§ 18. Sir GEORGE GREENWOOD
asked the Secretary of State for War if he is aware that cast Army horses at the front are habitually sold; and whether, in view of the fact that such horses have rendered valuable service to this country, he will consider the desirability of their being painlessly destroyed rather than sold abroad?
§ Mr. FORSTER
It is the case that cast Army horses at the front are sold. Those fit for work and certified by a veterinary surgeon as fit to be exposed for sale are sold locally to farmers. They could not be sold profitably if brought back to England. From the sentimental point of view, I would suggest to my hon. Friend that it is a better fate for a horse, no longer capable of service in the Army, to pass into the hands of our Allies, the French, for agricultural work than to be painlessly 21 destroyed as my hon. Friend suggests. I think it is an undeserved slur to suggest that the farming population of our Ally are not at least as careful of their horses as are our own farmers. Horses unfit for any work must in any case be destroyed, and I can assure my hon. Friend that this is done in the presence of one of our own military officers. These horses could not be brought to this country for destruction. Generally I may say with confidence that both the Director of Remounts and the Director of Veterinary Services in France have always kept prominently before their minds those considerations other than material which, I quite agree arise in connection with the disposal of cast Army horses.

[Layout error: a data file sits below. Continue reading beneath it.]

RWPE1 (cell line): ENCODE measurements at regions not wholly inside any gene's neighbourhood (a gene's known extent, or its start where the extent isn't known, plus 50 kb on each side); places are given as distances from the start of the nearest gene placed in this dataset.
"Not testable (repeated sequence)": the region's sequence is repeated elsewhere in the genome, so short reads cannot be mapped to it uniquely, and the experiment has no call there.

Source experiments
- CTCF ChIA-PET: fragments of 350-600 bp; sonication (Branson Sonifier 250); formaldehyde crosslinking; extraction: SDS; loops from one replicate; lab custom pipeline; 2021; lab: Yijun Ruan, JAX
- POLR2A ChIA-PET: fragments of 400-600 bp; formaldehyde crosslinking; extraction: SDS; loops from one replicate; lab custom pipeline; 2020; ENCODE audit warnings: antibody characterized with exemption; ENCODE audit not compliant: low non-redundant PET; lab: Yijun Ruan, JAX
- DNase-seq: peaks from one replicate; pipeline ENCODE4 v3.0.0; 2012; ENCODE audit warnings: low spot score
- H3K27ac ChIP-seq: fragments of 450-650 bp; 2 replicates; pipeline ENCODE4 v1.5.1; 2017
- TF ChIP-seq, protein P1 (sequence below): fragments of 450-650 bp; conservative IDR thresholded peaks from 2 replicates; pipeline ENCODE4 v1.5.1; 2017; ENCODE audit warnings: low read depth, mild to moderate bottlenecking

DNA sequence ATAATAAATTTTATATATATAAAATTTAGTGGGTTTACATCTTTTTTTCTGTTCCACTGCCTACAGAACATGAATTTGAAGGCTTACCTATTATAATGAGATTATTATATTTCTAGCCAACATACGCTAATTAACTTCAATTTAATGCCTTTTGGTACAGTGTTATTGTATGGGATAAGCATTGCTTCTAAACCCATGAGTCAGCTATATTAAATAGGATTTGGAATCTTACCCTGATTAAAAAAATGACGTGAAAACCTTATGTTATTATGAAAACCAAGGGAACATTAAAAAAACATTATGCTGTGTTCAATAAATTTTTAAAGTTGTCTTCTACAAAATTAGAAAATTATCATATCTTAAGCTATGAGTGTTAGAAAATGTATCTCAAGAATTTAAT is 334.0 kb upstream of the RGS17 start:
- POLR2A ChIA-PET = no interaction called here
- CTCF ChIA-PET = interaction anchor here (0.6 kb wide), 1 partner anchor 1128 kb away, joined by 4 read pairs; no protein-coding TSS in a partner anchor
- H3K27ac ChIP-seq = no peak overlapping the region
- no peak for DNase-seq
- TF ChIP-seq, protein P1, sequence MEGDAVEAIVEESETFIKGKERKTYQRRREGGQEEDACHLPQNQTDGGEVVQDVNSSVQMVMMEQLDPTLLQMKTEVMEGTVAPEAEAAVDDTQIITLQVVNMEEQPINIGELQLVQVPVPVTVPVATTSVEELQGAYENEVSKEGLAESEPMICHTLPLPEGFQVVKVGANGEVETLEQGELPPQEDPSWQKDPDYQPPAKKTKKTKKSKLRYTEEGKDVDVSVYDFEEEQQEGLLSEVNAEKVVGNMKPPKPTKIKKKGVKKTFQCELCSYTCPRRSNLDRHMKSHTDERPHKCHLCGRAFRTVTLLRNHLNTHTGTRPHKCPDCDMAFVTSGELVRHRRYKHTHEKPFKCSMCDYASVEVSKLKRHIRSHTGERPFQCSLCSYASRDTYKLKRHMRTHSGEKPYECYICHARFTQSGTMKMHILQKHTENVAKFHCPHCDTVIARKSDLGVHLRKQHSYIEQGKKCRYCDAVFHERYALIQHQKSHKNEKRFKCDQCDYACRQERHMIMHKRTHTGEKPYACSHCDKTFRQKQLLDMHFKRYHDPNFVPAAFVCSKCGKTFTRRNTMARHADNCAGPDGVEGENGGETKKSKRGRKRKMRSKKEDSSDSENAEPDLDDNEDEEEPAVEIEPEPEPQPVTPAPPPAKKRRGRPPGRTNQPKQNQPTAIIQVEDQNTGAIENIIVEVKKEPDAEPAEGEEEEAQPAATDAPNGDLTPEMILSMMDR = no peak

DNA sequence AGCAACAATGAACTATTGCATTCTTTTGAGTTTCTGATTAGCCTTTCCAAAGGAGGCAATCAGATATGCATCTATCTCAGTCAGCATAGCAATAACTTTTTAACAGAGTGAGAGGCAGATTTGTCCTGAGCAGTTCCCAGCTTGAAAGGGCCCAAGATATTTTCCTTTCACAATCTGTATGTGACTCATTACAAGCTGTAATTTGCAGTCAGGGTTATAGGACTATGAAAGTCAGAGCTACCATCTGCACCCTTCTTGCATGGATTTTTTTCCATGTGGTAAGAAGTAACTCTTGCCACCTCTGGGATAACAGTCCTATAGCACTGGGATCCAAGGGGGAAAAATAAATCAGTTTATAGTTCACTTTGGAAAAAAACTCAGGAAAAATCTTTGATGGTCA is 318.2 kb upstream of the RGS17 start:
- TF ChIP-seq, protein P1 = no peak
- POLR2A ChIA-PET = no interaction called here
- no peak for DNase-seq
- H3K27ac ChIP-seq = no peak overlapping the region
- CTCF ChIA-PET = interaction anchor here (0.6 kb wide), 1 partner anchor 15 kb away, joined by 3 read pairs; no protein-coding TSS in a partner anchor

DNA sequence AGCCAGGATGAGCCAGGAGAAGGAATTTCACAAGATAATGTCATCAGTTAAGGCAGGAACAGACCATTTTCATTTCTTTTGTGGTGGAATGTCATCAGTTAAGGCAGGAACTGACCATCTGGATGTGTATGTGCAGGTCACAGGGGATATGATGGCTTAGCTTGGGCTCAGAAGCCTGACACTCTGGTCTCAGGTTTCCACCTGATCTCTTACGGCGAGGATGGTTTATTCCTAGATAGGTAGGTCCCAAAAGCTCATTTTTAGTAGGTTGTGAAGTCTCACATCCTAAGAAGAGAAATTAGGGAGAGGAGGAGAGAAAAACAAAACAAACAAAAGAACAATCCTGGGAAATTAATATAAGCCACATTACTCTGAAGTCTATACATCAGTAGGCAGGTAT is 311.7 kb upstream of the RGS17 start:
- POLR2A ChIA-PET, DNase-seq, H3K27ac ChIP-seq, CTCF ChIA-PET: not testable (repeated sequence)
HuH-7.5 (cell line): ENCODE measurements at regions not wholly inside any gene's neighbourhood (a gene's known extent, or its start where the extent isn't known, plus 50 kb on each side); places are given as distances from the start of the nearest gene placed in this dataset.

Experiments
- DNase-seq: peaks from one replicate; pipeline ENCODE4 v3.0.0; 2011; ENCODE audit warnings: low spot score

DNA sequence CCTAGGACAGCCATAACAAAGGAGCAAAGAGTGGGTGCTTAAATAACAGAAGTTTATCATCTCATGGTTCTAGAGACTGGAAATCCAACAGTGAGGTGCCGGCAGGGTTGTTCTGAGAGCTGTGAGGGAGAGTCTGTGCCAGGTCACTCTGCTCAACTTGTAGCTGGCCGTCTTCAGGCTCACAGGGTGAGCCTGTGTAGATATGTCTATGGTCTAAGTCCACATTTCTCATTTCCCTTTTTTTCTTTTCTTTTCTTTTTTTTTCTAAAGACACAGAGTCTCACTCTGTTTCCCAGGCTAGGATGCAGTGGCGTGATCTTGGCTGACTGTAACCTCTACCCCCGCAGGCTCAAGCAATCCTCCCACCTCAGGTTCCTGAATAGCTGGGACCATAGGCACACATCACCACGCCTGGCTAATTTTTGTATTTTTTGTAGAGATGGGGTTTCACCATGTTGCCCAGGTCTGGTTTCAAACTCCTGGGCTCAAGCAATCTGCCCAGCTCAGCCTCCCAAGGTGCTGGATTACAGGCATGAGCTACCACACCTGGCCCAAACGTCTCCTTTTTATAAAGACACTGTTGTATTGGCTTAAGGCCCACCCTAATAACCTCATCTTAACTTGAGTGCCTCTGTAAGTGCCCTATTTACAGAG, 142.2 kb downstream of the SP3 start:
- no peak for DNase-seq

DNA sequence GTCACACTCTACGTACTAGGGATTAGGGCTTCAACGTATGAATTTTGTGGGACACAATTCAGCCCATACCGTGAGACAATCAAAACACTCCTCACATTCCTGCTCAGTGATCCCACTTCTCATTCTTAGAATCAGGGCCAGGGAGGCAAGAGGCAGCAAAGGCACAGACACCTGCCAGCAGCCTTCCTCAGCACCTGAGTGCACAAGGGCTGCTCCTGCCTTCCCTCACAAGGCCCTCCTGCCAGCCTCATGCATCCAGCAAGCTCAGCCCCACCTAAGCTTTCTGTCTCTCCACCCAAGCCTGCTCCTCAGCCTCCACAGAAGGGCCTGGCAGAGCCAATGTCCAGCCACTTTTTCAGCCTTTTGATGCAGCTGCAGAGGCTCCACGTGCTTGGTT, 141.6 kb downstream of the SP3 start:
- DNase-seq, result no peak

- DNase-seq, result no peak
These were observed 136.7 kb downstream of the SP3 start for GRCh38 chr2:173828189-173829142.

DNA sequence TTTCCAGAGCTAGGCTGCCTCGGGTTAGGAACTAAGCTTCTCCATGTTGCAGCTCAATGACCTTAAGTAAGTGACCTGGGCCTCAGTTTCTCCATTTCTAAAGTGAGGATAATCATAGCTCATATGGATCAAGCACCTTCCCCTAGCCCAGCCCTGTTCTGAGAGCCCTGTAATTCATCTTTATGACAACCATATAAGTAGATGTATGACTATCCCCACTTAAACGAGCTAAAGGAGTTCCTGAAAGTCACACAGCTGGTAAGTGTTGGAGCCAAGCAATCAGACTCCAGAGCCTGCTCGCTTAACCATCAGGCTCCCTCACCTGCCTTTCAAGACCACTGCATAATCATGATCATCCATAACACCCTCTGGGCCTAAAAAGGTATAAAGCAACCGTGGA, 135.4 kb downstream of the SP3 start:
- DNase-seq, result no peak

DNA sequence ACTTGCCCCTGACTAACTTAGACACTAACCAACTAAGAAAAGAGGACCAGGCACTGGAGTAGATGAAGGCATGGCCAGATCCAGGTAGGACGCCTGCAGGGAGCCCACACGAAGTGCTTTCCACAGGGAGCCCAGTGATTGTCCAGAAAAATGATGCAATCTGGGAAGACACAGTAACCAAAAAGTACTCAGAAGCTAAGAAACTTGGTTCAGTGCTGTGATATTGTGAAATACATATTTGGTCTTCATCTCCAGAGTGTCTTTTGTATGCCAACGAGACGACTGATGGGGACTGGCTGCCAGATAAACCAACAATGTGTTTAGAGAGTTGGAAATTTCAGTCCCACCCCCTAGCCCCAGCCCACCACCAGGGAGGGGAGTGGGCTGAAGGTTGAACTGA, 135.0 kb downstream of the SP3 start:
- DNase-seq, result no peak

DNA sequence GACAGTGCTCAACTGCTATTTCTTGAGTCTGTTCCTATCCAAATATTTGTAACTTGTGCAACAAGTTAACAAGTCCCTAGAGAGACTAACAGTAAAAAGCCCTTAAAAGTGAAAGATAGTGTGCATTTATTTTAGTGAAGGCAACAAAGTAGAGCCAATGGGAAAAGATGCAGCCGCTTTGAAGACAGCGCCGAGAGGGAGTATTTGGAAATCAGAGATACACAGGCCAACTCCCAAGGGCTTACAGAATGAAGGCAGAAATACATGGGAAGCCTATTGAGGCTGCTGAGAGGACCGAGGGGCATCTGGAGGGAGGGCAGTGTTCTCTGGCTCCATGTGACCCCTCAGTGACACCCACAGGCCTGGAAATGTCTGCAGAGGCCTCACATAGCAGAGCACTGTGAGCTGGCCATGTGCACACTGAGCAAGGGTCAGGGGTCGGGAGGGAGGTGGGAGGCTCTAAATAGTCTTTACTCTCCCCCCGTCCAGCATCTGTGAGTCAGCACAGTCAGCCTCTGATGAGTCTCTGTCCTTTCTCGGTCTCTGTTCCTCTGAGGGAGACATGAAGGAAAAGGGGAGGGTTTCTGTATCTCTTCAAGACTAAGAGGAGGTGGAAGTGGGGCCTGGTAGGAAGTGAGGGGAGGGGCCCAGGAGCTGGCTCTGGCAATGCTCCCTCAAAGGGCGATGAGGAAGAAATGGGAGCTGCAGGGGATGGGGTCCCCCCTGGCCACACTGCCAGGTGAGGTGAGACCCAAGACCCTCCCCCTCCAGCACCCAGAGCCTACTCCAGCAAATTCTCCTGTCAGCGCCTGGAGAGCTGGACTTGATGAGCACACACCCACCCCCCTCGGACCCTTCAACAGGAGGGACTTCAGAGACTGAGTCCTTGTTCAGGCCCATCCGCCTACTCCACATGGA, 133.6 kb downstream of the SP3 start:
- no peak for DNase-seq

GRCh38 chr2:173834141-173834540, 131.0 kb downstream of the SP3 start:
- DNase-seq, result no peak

§ Sir G. GREENWOOD
May I point out that the suggestion that the Allies do not know how to treat their horses is not contained in the question, and has the hon. Gentleman not ascertained that these horses are very often sold when they are in quite an unfit condition and exposed to a great deal of suffering, and for the trifle which is obtained for them is it worth while to sell these poor old horses which have done battle for us, rather than to destroy them painlessly by the humane killer?
§ Sir F. BANBURY
As the suggestion that the Allies do not treat their horses properly is not contained in the question, may I ask the hon. Gentleman whether he does not consider that horses which have fought for us on the battlefield ought to be destroyed painlessly and not exposed to unnecessary suffering?